Hot Cybersecurity Media Coverage in January

Public Relations Posted Jan 26, 2018 by Doug De Orchis

While some industries are still clearing the cobwebs that formed during their downtime this past holiday season, the rapid pace of cybersecurity news and events remains constant. At CHEN PR, we represent high-technology clients in general – the majority are cybersecurity companies. In other words, we’ve had to keep up with our clients as well. This fast pace is fine by us though, because it affords us access to the industry’s leading experts and insight to the amazing work they’re doing to make companies safer. Below, we’ve gathered a sampling of the top media coverage we’ve secured for our clients this January.

 

Claroty

ISS Source: S4: Network Monitoring Champion

Claroty was crowned winner of the inaugural S4 ICS Detection Challenge at the S4x18 Conference in Miami, the world’s premier industrial control system (ICS) cybersecurity conference. Using real data from Palm Desert Oil Co., the competition tested product capabilities in industrial network monitoring – first by identifying as many assets and details as possible, and then detecting unusual behavior. ISS Source’s Gregory Hale recounts how Claroty’s Continuous Threat Detection product claimed top honors in both phase I and II of the challenge.

 

 Digital Guardian

CSO Online, Review: Digital Guardian offers ready-to-deploy endpoint security

Tech reviewer John Breeden covers Digital Guardian’s Threat Aware Data Protection Platform, showing readers how the solution tackles the advanced threats that increasingly attack endpoints, and how the solution is transforming to also provide endpoint security as a service.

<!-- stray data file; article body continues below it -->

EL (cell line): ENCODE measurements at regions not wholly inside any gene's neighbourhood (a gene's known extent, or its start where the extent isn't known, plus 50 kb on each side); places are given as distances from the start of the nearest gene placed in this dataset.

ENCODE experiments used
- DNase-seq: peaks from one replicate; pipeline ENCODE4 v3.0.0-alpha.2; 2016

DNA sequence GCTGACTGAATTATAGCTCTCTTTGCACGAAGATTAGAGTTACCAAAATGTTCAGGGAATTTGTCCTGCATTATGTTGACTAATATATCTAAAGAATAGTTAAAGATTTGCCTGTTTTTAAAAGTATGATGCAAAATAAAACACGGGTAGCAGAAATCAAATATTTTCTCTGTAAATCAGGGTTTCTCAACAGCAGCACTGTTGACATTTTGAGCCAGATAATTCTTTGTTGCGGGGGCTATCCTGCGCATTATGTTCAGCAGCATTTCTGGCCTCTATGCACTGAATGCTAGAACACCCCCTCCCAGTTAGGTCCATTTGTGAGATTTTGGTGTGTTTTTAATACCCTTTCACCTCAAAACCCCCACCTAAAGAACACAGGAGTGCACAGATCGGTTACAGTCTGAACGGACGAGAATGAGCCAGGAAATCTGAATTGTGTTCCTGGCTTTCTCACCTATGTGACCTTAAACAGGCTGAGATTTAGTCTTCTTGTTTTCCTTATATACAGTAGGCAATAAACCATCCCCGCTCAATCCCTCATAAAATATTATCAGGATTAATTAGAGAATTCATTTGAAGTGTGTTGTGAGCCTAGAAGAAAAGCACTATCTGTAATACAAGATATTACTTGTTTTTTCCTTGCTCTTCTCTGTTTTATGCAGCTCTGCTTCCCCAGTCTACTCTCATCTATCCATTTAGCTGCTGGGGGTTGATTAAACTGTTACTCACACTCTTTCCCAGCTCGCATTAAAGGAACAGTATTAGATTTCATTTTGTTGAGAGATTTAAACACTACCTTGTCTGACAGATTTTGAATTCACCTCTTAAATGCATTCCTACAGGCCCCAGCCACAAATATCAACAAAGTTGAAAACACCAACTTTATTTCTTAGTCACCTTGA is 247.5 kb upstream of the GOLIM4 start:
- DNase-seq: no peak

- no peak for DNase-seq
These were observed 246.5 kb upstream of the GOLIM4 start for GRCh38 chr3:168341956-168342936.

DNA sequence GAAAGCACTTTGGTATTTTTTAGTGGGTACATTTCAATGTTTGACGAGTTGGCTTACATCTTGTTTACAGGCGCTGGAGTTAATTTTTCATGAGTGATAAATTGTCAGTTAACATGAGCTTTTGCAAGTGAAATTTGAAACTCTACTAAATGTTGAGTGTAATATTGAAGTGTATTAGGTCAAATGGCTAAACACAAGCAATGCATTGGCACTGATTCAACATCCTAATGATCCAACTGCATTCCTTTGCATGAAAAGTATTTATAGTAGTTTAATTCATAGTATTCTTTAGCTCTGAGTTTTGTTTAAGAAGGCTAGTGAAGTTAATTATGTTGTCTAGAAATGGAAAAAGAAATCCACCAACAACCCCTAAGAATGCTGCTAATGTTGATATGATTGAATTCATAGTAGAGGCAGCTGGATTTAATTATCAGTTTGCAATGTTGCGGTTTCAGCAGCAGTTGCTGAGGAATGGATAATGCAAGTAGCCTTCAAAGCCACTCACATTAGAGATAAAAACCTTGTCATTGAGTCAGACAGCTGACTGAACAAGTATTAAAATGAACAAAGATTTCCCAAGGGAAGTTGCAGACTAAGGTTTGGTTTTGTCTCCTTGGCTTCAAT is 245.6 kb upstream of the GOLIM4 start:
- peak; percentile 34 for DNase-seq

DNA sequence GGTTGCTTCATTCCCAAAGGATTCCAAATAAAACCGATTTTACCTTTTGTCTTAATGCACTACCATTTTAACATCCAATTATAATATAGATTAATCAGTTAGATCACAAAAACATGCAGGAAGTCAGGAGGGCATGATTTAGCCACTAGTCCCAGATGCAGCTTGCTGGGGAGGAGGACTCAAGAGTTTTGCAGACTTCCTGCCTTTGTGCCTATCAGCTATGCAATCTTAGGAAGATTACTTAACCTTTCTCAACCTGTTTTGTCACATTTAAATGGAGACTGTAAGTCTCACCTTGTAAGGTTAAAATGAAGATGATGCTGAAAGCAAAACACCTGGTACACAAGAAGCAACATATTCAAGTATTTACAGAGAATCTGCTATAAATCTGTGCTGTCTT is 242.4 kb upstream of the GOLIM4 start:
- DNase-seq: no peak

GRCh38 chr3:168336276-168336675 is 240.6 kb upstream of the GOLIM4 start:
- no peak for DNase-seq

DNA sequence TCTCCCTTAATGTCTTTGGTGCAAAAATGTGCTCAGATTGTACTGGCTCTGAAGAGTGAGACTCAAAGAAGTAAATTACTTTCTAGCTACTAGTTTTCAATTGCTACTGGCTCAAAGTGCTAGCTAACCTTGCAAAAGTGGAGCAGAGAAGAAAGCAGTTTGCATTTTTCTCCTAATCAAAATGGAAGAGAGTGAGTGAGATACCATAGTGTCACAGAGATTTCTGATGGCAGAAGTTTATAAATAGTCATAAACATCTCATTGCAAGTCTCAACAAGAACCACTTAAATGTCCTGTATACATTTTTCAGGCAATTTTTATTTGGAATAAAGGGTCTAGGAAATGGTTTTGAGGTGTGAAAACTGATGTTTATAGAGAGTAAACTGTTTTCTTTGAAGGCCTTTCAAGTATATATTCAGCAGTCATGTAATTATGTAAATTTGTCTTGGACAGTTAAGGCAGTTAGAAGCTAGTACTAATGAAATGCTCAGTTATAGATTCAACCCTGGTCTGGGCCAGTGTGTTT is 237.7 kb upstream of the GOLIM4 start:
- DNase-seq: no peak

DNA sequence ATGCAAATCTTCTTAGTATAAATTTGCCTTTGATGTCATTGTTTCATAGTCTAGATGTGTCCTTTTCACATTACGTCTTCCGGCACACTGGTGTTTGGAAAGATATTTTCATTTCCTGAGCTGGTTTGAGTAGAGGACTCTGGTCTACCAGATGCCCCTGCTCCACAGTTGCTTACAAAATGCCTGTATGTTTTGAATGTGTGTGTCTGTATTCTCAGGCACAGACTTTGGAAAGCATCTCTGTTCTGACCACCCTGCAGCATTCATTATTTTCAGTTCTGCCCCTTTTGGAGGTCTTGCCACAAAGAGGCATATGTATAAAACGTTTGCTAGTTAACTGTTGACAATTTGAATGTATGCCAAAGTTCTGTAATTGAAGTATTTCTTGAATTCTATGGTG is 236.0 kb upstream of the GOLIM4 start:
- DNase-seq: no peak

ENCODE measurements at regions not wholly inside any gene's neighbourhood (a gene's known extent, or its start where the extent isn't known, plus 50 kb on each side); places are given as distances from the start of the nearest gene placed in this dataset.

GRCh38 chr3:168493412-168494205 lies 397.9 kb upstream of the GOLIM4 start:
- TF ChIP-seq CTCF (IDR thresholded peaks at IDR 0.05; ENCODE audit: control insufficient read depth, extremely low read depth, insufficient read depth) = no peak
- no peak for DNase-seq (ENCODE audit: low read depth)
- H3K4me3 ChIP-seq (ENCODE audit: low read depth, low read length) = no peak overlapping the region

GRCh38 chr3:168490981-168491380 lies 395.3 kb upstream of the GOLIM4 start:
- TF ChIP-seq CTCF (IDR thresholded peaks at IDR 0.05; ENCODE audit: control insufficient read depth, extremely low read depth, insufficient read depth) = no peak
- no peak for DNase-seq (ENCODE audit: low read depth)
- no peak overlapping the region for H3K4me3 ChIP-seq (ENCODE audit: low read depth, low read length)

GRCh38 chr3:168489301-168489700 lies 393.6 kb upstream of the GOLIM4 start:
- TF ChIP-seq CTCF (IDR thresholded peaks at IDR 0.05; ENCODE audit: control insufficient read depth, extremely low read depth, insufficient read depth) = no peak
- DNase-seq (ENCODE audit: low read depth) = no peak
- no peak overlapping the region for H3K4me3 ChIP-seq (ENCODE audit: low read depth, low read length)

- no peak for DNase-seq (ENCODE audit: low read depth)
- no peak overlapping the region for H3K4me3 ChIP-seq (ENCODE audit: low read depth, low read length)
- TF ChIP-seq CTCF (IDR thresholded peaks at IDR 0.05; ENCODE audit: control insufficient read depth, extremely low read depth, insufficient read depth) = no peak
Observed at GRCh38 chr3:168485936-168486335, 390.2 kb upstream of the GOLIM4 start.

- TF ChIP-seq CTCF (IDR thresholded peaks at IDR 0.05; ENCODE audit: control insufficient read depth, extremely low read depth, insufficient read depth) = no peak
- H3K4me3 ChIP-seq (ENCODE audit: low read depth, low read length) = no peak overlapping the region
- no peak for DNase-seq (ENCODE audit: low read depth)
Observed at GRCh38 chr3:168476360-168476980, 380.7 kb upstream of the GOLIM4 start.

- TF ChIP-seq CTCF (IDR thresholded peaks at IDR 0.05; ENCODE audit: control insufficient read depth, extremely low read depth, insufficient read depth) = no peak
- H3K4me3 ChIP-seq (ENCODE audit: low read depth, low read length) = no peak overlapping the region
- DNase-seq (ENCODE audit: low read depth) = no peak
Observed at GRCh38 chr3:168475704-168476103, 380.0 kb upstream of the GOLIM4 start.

Duo Security

ZDNet, Security flaws found in popular personal panic buttons could render them useless

Personal Bluetooth-enabled protection devices, or “panic buttons,” are commonly used to discreetly alert friends or a designated other that a user may be in trouble. However, researcher Mark Loveless and the Duo Labs team discovered vulnerabilities with the Bluetooth connection of these devices that can be exploited and open its users to tracking or prevent them from working — rendering them effectively useless.

 

Flashpoint

Dark Reading, Threats from Russia, North Korea Loom as Geopolitics Spills into Cyber Realm

Dark Reading reported on Flashpoint’s 2017 end-of-year Business Risk Intelligence (BRI) Decision Report, in which cybercriminals and nation-state actors are assessed on their tactics, techniques and procedures, as well as what enterprises can expect from them in the short term. Standout information showed that ransomware was and will continue to be a huge motivator for attacks, but also shows that organizations should be weary of geopolitical conflicts spilling into the cyber realm from Russia and North Korea, resulting in increased cyberthreat activity.

Natcom Global: WXYZ-TV Detroit, Beware of dark web travel scams that steal your airline miles or points

In her television interview, Flashpoint analyst Olivia Rowley presented her research on the Deep and Dark Web (DDW) that shows how cyber criminals are targeting travel reward points, such as airline miles, hotel-stay points, etc. In the DDW, these criminals are selling stolen rewards points, advertising they can get you anything you need for your vacation – flight, hotel, and even rental cars.

 

Forum Systems

The CyberWire, The Daily Briefing

The CyberWire featured Forum Systems’ new product enhancements in their daily briefing. The company’s award-winning API Security Gateway, Forum Sentry, now enables enterprises and government organization to securely leverage the Amazon Elastic Compute Cloud (EC2). Additionally, Forum Sentry also now features a REST API for rapid deployment in virtual, cloud and containerized environments, among other key features.

 

Safebreach

USA Today, PC updates to keep out hackers slow some computers, Microsoft says. Is yours one?

Meltdown and Specter, two of the biggest computer chip security flaws in recent history, have left the world’s largest computer companies scrambling to release software patches to address the issue. Chris Webber, a security strategist at SafeBreach, was quoted by USA Today discussing the flaws’ impact on computer users.

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